Now, I don't have a fancy crepe pan, so I simply used my largest non-stick pan and I would suggest you can do the same, just be sure to use a good non-stick pan- so the batter doesn't stick. Coat the pan in a thin layer of cooking spray. My pan is big enough that I was able to use about a cup of the batter of each galette. Make sure your pan is hot before you add the batter, after you add the batter swirl the pan so that the batter thinly coats the pan. You want to make sure that the batter doesn't pool or the crepe will become to thick. And prepare yourself, the first one will probably not be a keeper.

As the crepe cooks, you will notice the crepe beginning to bubble and the edges will pull away from the pan. As this happens, go ahead and run your spatula around the edge. The crepe should eventually become lose and slide easily around the pan. Slide the crepe to the edge of the pan, and in one circular motion, flip the crepe.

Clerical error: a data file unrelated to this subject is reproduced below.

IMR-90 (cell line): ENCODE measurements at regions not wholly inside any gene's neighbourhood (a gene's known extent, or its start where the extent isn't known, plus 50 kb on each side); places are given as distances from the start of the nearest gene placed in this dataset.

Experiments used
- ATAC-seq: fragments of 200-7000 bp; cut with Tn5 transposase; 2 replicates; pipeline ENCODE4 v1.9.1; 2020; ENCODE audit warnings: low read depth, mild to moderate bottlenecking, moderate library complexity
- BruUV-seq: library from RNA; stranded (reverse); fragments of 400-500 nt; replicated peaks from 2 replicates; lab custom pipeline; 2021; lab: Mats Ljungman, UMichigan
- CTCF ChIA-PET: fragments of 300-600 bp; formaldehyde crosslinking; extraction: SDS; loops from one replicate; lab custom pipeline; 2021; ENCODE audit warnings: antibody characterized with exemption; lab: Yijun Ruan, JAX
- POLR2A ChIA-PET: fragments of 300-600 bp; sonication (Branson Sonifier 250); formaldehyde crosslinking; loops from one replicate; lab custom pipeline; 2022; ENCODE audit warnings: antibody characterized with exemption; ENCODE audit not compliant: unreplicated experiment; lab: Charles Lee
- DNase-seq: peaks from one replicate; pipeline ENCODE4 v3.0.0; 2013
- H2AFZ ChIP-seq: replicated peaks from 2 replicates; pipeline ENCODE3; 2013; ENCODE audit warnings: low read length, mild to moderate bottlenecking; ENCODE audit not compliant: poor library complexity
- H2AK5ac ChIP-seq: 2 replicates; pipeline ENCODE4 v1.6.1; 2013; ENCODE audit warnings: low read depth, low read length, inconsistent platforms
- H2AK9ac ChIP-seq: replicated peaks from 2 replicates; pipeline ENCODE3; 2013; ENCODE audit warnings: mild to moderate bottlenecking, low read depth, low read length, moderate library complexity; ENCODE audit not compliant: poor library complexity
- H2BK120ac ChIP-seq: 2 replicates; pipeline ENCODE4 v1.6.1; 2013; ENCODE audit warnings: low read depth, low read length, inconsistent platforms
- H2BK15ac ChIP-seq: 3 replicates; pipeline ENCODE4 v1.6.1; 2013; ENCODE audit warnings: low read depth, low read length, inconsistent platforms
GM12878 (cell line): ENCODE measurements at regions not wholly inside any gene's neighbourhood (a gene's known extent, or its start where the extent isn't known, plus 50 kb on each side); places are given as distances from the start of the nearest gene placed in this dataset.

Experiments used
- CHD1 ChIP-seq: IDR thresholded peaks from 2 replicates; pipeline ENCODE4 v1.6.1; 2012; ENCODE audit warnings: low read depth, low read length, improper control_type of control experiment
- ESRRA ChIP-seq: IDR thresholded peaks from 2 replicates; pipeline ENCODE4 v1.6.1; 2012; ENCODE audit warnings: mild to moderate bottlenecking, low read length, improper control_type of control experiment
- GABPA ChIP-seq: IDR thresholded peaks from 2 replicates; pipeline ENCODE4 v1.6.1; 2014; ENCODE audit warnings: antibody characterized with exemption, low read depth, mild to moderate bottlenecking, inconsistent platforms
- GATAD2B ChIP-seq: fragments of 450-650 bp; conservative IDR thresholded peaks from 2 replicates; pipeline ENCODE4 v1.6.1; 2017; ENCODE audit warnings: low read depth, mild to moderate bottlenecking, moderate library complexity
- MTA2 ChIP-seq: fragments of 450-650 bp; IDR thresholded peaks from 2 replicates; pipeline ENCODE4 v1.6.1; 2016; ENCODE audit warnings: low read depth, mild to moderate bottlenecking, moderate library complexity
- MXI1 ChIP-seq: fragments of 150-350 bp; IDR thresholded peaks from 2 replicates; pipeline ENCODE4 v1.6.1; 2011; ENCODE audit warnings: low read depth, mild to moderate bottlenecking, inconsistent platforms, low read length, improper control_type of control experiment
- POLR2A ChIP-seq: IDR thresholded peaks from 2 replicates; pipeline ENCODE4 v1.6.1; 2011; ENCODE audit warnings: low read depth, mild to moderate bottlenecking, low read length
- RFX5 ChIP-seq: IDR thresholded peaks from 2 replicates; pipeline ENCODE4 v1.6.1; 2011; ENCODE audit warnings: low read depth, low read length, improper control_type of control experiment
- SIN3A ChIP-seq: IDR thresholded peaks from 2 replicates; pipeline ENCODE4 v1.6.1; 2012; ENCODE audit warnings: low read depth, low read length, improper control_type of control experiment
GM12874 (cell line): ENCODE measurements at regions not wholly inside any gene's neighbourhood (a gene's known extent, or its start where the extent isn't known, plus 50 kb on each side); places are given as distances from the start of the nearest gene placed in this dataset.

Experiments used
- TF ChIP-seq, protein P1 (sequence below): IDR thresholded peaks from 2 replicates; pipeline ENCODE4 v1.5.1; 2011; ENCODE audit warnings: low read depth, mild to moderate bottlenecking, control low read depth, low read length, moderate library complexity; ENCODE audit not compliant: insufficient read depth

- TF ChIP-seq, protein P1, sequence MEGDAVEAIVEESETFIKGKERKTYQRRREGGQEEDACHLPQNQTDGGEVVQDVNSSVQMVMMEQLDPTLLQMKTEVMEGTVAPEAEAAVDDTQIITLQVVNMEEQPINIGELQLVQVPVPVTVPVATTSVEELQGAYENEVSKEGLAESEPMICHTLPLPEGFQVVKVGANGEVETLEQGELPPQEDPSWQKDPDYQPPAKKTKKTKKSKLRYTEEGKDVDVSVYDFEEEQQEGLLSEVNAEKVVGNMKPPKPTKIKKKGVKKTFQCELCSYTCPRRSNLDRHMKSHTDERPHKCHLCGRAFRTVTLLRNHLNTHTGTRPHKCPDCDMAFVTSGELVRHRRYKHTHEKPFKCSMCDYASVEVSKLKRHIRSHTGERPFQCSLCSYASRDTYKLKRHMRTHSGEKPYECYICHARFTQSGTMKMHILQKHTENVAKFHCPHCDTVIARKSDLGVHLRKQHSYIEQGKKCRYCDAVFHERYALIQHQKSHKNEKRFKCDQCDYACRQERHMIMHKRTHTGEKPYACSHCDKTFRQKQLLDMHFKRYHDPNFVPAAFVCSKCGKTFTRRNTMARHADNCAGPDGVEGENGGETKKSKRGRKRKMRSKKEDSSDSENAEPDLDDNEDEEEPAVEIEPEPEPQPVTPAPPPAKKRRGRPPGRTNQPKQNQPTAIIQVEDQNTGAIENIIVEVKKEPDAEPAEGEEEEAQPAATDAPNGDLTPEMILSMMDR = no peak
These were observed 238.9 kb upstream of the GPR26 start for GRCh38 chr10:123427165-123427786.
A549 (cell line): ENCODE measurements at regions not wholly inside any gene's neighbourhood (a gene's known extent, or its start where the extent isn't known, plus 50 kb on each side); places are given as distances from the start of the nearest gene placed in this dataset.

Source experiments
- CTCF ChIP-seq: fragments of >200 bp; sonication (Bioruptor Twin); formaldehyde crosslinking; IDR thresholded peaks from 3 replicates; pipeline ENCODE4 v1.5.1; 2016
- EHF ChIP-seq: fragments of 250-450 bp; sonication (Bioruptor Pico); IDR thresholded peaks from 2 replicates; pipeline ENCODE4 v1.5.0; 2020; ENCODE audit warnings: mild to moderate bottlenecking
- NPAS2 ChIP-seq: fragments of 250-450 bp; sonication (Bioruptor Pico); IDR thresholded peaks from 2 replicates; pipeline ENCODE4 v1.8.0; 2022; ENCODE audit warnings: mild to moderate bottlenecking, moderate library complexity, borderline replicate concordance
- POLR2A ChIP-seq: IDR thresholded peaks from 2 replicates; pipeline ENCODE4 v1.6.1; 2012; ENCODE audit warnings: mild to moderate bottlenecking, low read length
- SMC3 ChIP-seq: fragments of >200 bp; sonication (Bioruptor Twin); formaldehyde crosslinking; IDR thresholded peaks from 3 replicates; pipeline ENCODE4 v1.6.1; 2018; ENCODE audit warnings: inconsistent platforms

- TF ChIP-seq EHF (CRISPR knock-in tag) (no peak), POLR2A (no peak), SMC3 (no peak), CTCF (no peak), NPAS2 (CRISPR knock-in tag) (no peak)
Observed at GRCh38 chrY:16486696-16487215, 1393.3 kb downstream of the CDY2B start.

The other side will cook to a lovely golden brown very quickly. As it cooks, go ahead and slide the celery  root cake into the center of the crepe. 
Use a spatula to carefully fold the edges of the crepe over the celery root cake. As you do this you might have to hold down the crepe edges for a few seconds so that it stays. 

Finally, using a plate again, flip the galette so that it sears in place. This should only take a minute. Turn your galette onto a plate, sprinkle with a pinch of salt. Serve with a dollop of crème fraîche, sour cream or greek yogurt and a handful of salad.


  1. I always enjoy trying new recipes with this wife of mine. Dinner is generally a fun adventure!

    You'll see that Weight Watchers has changed the way we cook, so we substitute low-cholesterol sprays and go butter / oil free otherwise.